I was feeling a bit melancholy tonight. Last night, I had plans with some friends for a girls' night. I was looking forward to this; I hadn't had much time for chatting with women over wine since we moved. It was perfect timing, too; my husband was supposed to work late. Only he ended up getting off early, so I left him on the couch with ESPN for my dinner with the ladies. It was a wonderful evening, and I looked forward to seeing him for dinner the next day.
I spent the afternoon prepping for one of our favorite Sunday dinners: Roasted Chicken. I would serve it with individual Tomato Tarts, roasted potatoes with lots of fresh herbs and green onions, and a green salad. I had finished everything and was waiting for him to let me know when he would be home so I could put the chicken in the oven, when his text arrived: "eat without me." It wasn't a huge surprise, nor hugely disappointing. Such is the life of a chef, and I am long since accustomed to it.
Still, I was a bit melancholy. The tomato tartlets were in the oven already since they take a while and don't need to be served hot. I wrapped the chicken back up in its butcher paper and put it in the fridge, along with the potatoes, and reveled in the fact that Monday night's dinner was made. However, this meant I could go to yoga and still turn out a lovely dinner; the two are too often mutually exclusive.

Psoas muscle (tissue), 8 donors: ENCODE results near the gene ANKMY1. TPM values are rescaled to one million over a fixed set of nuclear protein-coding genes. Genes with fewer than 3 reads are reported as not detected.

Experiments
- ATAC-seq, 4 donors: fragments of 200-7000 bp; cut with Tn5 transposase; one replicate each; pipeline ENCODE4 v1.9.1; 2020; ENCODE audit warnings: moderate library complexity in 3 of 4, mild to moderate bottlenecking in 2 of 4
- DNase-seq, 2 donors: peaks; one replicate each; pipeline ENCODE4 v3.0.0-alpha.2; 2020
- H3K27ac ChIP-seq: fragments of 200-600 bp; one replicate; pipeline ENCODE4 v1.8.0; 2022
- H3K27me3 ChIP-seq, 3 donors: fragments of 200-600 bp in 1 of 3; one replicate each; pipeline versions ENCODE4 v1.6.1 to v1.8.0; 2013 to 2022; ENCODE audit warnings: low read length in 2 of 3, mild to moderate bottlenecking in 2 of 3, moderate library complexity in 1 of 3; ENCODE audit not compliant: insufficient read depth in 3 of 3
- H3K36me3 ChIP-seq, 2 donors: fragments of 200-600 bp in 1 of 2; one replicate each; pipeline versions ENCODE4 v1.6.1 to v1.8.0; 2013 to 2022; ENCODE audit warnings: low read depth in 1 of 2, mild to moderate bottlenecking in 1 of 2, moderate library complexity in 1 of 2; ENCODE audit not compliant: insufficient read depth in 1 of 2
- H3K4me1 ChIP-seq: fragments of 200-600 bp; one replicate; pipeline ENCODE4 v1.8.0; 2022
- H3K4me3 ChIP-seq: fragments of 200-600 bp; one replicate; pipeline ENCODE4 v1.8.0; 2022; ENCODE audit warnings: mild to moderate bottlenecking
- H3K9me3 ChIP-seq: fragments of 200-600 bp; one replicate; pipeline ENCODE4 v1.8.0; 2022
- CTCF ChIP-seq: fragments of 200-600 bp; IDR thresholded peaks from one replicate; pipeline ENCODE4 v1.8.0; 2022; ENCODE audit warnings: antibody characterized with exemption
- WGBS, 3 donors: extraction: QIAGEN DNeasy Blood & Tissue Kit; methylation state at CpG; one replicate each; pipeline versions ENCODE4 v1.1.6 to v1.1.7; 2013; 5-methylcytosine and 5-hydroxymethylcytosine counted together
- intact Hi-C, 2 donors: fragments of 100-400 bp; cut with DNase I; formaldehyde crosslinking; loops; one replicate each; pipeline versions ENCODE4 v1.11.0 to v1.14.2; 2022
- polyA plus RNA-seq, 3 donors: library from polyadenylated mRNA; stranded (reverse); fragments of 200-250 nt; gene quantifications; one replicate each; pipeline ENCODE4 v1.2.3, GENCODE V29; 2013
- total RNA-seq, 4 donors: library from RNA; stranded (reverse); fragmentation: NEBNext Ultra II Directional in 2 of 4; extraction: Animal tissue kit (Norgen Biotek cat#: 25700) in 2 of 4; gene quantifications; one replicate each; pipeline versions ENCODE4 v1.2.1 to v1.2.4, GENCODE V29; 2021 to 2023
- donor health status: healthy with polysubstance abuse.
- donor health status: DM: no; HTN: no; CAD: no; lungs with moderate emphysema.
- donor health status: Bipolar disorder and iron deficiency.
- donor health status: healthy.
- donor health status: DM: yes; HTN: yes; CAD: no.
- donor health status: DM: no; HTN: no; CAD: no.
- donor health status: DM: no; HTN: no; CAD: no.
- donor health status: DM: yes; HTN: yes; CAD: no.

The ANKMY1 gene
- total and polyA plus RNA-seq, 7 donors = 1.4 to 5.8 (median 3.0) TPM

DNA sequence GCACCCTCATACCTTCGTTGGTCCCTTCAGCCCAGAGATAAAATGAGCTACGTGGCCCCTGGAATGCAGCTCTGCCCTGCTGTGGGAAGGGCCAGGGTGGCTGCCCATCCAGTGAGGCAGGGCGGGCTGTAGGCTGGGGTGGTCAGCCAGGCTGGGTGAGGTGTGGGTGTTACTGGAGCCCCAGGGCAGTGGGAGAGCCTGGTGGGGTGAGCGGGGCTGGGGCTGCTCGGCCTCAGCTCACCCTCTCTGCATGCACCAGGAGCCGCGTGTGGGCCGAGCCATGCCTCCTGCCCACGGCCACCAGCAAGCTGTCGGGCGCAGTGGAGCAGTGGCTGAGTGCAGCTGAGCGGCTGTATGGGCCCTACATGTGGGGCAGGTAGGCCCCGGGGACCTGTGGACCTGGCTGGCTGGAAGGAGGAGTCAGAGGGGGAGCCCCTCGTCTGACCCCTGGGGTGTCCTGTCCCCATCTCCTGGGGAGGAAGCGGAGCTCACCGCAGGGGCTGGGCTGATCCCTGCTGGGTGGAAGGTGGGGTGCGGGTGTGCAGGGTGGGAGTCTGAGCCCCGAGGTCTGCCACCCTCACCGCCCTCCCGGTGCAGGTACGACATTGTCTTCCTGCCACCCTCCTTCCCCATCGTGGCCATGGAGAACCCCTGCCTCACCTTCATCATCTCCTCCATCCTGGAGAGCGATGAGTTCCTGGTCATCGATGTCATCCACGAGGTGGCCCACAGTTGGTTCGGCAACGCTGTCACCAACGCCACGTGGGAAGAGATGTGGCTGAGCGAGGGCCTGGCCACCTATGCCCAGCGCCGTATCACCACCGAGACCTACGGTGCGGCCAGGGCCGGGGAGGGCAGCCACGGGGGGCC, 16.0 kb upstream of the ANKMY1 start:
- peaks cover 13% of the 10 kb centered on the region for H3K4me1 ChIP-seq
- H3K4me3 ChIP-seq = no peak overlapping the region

My dinner for tonight was reinvented as tomato tartlet with green salad. A perfect and ladylike dinner, the kind I used to eat all the time when I was single, but that are too dainty for a man and so make rare appearances. My mood had lightened: no longer melancholy, I tried to enjoy the peace and quiet that descends on me and the dog as I sip my wine before dinner. It's my favorite time of evening, the last rays of sun dappling my yard, a gorgeous pink tint to the light. I'll enjoy this night for what it is, and appreciate even more my Monday night Roast Chicken with the best possible company.